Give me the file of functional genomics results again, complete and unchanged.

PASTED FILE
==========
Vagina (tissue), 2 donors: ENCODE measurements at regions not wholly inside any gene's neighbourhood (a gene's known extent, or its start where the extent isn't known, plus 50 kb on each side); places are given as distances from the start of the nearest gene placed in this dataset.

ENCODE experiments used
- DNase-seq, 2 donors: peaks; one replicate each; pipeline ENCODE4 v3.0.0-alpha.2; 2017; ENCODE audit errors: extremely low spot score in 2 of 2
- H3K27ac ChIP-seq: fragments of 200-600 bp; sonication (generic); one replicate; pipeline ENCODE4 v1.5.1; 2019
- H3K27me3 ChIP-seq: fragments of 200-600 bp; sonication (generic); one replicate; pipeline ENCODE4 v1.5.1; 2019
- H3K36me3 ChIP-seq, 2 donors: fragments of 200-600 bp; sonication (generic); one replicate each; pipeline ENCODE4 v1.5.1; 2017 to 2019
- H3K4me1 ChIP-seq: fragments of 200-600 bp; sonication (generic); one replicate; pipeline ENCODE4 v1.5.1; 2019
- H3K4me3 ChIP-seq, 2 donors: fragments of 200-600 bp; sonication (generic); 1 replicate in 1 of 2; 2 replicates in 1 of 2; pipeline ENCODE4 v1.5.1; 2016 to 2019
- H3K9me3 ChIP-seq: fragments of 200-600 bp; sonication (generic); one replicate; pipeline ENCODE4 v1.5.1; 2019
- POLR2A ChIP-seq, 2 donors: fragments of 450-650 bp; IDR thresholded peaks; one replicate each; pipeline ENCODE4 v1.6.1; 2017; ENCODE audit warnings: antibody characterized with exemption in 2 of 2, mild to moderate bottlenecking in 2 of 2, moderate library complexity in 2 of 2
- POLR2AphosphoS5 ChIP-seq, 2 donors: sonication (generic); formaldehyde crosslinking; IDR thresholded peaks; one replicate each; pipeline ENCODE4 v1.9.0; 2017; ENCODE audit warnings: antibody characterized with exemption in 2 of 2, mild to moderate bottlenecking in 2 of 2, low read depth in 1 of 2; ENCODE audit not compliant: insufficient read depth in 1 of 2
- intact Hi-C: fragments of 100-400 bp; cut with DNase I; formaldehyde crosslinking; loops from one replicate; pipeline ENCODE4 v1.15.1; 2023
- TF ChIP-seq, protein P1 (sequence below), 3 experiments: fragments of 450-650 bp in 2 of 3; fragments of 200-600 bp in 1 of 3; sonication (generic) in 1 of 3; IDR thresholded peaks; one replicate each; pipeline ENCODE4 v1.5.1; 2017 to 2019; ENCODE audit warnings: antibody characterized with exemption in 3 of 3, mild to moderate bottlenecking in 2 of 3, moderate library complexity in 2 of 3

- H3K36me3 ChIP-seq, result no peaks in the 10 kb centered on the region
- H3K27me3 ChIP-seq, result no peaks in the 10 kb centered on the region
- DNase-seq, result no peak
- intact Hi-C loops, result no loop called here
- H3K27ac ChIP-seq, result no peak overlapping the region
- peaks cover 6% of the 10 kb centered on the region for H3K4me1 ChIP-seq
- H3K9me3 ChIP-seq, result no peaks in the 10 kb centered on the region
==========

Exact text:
Vagina (tissue), 2 donors: ENCODE measurements at regions not wholly inside any gene's neighbourhood (a gene's known extent, or its start where the extent isn't known, plus 50 kb on each side); places are given as distances from the start of the nearest gene placed in this dataset.

ENCODE experiments used
- DNase-seq, 2 donors: peaks; one replicate each; pipeline ENCODE4 v3.0.0-alpha.2; 2017; ENCODE audit errors: extremely low spot score in 2 of 2
- H3K27ac ChIP-seq: fragments of 200-600 bp; sonication (generic); one replicate; pipeline ENCODE4 v1.5.1; 2019
- H3K27me3 ChIP-seq: fragments of 200-600 bp; sonication (generic); one replicate; pipeline ENCODE4 v1.5.1; 2019
- H3K36me3 ChIP-seq, 2 donors: fragments of 200-600 bp; sonication (generic); one replicate each; pipeline ENCODE4 v1.5.1; 2017 to 2019
- H3K4me1 ChIP-seq: fragments of 200-600 bp; sonication (generic); one replicate; pipeline ENCODE4 v1.5.1; 2019
- H3K4me3 ChIP-seq, 2 donors: fragments of 200-600 bp; sonication (generic); 1 replicate in 1 of 2; 2 replicates in 1 of 2; pipeline ENCODE4 v1.5.1; 2016 to 2019
- H3K9me3 ChIP-seq: fragments of 200-600 bp; sonication (generic); one replicate; pipeline ENCODE4 v1.5.1; 2019
- POLR2A ChIP-seq, 2 donors: fragments of 450-650 bp; IDR thresholded peaks; one replicate each; pipeline ENCODE4 v1.6.1; 2017; ENCODE audit warnings: antibody characterized with exemption in 2 of 2, mild to moderate bottlenecking in 2 of 2, moderate library complexity in 2 of 2
- POLR2AphosphoS5 ChIP-seq, 2 donors: sonication (generic); formaldehyde crosslinking; IDR thresholded peaks; one replicate each; pipeline ENCODE4 v1.9.0; 2017; ENCODE audit warnings: antibody characterized with exemption in 2 of 2, mild to moderate bottlenecking in 2 of 2, low read depth in 1 of 2; ENCODE audit not compliant: insufficient read depth in 1 of 2
- intact Hi-C: fragments of 100-400 bp; cut with DNase I; formaldehyde crosslinking; loops from one replicate; pipeline ENCODE4 v1.15.1; 2023
- TF ChIP-seq, protein P1 (sequence below), 3 experiments: fragments of 450-650 bp in 2 of 3; fragments of 200-600 bp in 1 of 3; sonication (generic) in 1 of 3; IDR thresholded peaks; one replicate each; pipeline ENCODE4 v1.5.1; 2017 to 2019; ENCODE audit warnings: antibody characterized with exemption in 3 of 3, mild to moderate bottlenecking in 2 of 3, moderate library complexity in 2 of 3

- H3K36me3 ChIP-seq, result no peaks in the 10 kb centered on the region
- H3K27me3 ChIP-seq, result no peaks in the 10 kb centered on the region
- DNase-seq, result no peak
- intact Hi-C loops, result no loop called here
- H3K27ac ChIP-seq, result no peak overlapping the region
- peaks cover 6% of the 10 kb centered on the region for H3K4me1 ChIP-seq
- H3K9me3 ChIP-seq, result no peaks in the 10 kb centered on the region